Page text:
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Lawmakers Look to Quickly Complete NDAA

Washington Report

Congress returned to a full plate of work this week, including the must-pass, always voluminous defense policy bill.

To send the fiscal 2024 National Defense Authorization Act to President Joe Biden for his signature, the House and Senate must reconcile differences in their versions of the legislation.

The full "conference committee" of designated negotiators taking up this task will hold its first — and likely only — meeting Wednesday, according to published reports.

Wednesday's meeting is only possible because much of the work has already be done behind the scenes by the professional staffs of the House and Senate Armed Services committees.

HASC and SASC leaders aim to finalize and file a compromise version of the fiscal 2024 NDAA as early as this week.

If that schedule holds, the final bill could see a vote as early as next week to ensure it reaches Biden's desk before the end of this year.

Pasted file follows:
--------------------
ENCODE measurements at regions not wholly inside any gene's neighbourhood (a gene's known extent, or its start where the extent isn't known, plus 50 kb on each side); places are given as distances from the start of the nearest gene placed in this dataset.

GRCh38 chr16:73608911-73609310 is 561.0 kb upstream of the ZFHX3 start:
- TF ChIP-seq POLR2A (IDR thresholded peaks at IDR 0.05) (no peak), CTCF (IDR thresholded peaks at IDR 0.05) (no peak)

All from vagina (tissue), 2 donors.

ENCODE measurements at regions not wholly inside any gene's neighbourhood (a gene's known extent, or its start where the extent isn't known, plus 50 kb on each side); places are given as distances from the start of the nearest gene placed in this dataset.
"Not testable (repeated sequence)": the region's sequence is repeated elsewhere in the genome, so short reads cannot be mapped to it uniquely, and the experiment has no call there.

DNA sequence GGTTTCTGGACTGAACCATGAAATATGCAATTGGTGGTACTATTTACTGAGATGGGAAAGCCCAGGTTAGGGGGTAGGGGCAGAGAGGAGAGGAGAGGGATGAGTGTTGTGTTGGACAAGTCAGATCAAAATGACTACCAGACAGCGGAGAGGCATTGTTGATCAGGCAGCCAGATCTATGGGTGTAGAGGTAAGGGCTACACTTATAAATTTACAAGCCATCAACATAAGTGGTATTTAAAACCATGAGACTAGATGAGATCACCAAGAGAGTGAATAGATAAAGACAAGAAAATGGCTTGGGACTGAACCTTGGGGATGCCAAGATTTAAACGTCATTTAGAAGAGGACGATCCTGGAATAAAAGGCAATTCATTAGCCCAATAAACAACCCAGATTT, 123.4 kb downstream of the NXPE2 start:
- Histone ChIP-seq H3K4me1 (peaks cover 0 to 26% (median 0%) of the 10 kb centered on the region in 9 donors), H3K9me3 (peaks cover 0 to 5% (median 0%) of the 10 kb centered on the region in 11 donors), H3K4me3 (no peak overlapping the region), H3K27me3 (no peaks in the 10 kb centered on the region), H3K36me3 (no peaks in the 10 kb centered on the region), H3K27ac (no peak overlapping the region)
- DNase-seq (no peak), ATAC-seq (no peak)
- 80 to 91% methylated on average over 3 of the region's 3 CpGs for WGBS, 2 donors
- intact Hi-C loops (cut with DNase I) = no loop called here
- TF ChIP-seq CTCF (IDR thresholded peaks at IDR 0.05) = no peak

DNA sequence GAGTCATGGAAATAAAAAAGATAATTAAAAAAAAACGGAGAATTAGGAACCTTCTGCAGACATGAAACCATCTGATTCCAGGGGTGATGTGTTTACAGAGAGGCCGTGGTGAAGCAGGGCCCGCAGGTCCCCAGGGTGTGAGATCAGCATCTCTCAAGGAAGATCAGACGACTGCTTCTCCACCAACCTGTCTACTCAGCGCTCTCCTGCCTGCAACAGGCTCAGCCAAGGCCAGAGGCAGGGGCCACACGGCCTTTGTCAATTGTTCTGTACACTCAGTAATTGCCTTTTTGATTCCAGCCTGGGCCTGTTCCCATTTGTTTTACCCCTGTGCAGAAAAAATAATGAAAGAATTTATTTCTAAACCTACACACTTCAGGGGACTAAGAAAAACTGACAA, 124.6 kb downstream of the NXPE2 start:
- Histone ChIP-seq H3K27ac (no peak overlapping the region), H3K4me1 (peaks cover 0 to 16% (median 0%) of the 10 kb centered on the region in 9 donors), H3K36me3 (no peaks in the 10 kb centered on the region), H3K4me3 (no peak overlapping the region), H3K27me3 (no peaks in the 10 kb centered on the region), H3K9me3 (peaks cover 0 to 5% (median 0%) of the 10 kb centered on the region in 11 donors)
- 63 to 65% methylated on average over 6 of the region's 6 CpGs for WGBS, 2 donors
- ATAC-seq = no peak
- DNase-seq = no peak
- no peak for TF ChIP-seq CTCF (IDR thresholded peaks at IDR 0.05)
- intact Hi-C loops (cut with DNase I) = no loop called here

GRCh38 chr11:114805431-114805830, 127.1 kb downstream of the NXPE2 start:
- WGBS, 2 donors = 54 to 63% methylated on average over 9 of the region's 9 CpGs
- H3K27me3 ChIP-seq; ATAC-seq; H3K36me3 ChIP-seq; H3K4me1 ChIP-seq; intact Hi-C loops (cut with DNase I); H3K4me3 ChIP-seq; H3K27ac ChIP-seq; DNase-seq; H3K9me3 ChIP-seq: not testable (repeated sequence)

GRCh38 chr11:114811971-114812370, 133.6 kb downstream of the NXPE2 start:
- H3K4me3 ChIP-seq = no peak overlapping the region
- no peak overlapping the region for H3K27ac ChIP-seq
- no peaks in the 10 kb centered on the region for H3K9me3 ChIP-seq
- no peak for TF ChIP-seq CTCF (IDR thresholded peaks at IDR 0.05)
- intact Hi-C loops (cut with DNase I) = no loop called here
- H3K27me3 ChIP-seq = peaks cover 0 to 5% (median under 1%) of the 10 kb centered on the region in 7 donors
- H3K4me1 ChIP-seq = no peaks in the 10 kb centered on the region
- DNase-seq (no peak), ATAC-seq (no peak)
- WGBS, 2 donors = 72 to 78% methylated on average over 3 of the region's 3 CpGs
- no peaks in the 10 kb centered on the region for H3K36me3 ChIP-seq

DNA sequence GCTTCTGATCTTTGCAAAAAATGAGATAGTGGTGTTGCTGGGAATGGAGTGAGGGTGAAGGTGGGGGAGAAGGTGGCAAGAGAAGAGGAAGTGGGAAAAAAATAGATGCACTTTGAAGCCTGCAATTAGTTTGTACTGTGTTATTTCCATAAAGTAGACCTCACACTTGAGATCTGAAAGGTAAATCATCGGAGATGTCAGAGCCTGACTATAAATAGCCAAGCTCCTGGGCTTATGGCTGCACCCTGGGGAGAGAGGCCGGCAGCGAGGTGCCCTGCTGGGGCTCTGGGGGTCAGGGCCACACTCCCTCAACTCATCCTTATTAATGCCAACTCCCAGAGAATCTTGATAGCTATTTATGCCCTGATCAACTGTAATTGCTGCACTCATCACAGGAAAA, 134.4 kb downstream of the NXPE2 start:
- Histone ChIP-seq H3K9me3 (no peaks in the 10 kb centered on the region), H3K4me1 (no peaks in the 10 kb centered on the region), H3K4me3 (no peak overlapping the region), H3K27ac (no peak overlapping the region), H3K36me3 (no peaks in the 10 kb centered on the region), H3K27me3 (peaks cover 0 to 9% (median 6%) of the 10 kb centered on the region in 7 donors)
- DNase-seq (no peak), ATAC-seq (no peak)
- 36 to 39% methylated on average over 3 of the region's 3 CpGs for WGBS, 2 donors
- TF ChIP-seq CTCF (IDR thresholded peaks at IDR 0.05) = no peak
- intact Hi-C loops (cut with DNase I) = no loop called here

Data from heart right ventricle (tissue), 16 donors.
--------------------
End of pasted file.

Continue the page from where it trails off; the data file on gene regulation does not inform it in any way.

Democratic and Republican leaders in both chambers of Congress have made passing the NDAA a top priority for December.

Several provisions important to the National Guard hang in the balance.

NGAUS in September informed congressional defense leaders which provisions in each version of the fiscal 2024 NDAA are Guard priorities.

Retired Brig. Gen. J. Roy Robinson, the NGAUS president, listed the association's positions in a Sept. 18 letter to the chairman and ranking member of the HASC and SASC.

Robinson emphasized six provisions that are in one or both versions of the NDAA.

Two provisions are items on which both chambers agree: one would increase the vice chief of the National Guard Bureau to four stars, and the other would provide the surviving families of fallen Guardsmen and Reservists with the same medical benefits as service members in the active component.

The NGB vice chief is presently a three-star general. Four stars would put the position on the same level as the other vice chiefs in the Pentagon. The current rank puts NGB at a disadvantage in various meetings, like those involving the Joint Requirements Oversight Council.

The other provisions Robinson noted are all in the House version, but absent from the Senate version.

These provisions include zero-cost dental care for drilling Guardsmen and Reservists; a limitation on the termination of fighter squadrons; the establishment of the Space Guard; and parental leave parity.

— By John Goheen